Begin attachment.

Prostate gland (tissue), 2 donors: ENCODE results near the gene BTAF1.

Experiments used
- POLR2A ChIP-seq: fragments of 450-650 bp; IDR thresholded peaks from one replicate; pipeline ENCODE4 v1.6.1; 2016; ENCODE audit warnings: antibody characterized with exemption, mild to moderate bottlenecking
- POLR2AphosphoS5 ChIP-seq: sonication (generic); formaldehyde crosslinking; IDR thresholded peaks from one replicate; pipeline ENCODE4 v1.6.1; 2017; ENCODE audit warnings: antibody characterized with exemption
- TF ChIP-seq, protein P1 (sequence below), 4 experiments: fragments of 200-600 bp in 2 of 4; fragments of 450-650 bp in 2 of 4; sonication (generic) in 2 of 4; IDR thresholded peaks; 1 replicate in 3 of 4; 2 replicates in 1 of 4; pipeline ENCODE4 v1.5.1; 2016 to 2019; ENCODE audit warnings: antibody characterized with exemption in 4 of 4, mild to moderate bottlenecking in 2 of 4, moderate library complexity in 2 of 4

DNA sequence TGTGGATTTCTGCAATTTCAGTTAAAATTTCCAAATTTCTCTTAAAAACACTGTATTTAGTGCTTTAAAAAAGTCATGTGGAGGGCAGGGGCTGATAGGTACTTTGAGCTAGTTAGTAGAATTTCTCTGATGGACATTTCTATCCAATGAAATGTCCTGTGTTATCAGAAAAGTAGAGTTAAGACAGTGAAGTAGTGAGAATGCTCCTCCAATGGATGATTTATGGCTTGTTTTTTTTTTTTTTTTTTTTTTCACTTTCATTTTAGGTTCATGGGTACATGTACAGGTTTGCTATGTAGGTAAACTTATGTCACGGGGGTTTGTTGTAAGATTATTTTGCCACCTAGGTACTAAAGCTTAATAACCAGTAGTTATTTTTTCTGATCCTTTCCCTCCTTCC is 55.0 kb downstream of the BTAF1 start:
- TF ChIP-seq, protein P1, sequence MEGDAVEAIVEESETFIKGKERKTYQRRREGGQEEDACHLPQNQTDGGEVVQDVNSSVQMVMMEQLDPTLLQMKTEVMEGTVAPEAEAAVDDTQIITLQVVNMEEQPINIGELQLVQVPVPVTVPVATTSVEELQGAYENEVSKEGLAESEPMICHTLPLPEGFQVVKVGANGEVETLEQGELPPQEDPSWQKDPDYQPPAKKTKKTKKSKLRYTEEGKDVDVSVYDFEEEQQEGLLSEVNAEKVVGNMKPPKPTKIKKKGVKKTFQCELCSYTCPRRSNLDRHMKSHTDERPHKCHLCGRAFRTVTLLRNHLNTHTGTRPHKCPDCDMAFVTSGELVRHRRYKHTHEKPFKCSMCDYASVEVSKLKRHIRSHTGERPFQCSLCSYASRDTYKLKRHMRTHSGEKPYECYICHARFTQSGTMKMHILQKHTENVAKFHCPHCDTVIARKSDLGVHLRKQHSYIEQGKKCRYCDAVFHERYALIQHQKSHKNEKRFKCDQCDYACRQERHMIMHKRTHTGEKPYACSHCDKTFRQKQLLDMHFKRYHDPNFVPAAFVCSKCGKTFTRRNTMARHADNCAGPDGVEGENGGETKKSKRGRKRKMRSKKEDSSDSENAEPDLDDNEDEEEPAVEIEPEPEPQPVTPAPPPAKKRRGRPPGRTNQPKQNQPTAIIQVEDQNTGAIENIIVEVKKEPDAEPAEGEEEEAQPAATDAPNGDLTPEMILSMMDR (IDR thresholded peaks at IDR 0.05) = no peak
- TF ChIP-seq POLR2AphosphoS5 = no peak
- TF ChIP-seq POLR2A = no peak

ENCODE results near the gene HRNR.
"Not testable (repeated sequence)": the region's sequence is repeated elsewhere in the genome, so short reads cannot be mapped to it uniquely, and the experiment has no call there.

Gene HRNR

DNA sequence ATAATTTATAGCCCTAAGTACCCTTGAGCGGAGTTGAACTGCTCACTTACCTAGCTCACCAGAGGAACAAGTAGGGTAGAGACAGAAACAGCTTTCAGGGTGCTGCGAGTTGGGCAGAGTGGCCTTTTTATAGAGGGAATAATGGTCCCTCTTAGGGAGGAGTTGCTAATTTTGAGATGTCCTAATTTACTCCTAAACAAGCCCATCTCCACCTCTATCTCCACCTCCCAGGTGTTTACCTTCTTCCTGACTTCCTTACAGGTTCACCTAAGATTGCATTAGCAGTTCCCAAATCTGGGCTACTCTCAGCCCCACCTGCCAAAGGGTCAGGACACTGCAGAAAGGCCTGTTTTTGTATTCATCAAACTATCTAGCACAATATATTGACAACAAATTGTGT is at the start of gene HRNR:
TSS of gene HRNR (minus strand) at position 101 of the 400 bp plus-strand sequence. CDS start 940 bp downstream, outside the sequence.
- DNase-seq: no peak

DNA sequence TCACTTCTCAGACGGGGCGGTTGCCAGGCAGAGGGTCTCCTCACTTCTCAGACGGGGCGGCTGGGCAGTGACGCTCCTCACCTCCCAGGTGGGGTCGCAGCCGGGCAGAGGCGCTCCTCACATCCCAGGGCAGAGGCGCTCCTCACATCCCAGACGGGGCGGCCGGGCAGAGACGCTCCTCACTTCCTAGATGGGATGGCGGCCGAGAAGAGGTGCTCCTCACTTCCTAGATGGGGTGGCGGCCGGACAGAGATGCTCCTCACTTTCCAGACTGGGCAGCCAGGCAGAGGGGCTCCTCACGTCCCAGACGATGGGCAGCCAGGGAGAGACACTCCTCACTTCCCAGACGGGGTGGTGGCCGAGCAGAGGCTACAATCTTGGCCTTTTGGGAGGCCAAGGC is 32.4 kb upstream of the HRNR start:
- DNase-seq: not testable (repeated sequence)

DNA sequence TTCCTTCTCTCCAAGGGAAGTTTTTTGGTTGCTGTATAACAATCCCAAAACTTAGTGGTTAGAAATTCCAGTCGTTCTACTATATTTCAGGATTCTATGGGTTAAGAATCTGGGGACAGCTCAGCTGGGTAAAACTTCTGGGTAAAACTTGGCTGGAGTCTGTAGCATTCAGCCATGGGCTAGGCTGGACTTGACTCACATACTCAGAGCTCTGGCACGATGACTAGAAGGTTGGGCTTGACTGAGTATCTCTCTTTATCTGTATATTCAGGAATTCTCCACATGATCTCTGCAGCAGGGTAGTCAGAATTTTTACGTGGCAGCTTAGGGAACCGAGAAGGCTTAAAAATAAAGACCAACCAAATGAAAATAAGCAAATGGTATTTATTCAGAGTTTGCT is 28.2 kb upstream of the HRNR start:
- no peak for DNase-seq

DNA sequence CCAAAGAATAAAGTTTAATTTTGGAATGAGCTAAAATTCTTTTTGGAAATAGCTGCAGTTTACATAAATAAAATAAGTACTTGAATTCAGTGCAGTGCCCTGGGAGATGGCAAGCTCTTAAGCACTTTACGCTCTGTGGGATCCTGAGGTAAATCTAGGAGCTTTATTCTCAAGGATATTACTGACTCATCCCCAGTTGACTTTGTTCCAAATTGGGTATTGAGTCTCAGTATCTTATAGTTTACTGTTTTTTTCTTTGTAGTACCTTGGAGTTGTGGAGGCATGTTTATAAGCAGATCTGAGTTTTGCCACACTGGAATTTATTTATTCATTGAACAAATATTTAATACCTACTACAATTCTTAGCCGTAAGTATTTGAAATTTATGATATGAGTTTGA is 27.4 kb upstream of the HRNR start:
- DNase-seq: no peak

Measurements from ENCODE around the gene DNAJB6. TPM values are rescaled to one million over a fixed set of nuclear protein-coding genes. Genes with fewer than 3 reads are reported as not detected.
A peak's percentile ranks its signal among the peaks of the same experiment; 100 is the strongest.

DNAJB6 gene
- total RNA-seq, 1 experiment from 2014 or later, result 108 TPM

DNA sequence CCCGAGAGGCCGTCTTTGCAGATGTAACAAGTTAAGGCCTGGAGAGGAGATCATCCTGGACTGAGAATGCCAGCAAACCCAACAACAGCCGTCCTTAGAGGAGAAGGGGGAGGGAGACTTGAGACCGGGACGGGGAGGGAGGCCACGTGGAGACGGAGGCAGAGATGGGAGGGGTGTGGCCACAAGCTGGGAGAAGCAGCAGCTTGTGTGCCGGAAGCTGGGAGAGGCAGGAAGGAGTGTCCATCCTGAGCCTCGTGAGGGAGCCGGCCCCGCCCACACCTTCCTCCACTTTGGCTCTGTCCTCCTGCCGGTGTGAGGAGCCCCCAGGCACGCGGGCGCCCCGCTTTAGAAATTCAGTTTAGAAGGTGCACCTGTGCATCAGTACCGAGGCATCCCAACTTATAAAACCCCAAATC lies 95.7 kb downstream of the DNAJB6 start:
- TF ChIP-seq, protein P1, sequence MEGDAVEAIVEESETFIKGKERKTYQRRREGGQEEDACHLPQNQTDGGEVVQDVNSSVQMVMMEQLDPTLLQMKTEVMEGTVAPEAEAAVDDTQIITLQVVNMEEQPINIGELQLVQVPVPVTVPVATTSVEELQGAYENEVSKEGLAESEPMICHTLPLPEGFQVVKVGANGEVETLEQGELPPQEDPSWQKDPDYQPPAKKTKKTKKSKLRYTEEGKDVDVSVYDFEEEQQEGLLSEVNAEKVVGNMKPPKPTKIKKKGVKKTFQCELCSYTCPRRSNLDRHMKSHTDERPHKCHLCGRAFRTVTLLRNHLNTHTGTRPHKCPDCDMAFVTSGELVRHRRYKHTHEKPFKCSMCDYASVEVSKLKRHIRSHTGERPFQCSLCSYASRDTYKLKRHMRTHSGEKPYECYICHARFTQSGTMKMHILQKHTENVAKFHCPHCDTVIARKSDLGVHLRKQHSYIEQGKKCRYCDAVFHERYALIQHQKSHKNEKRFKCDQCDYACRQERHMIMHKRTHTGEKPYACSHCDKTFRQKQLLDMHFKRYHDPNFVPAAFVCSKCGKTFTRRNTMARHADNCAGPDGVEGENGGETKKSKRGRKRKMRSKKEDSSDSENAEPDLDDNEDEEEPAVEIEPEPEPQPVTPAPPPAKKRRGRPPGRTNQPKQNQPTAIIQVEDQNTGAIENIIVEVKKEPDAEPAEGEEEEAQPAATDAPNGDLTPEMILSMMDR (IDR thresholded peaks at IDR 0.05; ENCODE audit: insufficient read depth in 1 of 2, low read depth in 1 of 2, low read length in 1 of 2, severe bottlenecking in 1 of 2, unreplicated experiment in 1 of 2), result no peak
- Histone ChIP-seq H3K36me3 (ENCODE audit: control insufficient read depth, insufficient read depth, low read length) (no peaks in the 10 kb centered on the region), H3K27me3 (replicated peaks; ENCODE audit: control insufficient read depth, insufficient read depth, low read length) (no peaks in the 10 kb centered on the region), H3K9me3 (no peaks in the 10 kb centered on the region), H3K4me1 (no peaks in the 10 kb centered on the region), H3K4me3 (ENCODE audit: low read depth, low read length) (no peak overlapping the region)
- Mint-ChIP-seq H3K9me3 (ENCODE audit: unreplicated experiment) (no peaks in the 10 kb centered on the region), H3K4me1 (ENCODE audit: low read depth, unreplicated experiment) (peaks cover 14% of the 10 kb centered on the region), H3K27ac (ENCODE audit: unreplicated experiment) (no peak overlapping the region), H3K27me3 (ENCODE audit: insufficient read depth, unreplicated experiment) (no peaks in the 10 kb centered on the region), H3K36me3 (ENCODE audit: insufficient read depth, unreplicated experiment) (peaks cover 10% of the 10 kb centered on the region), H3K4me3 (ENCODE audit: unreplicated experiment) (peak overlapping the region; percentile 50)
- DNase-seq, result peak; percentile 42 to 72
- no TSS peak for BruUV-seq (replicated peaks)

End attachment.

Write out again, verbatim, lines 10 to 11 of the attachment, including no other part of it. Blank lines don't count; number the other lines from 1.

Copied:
ENCODE results near the gene HRNR.
"Not testable (repeated sequence)": the region's sequence is repeated elsewhere in the genome, so short reads cannot be mapped to it uniquely, and the experiment has no call there.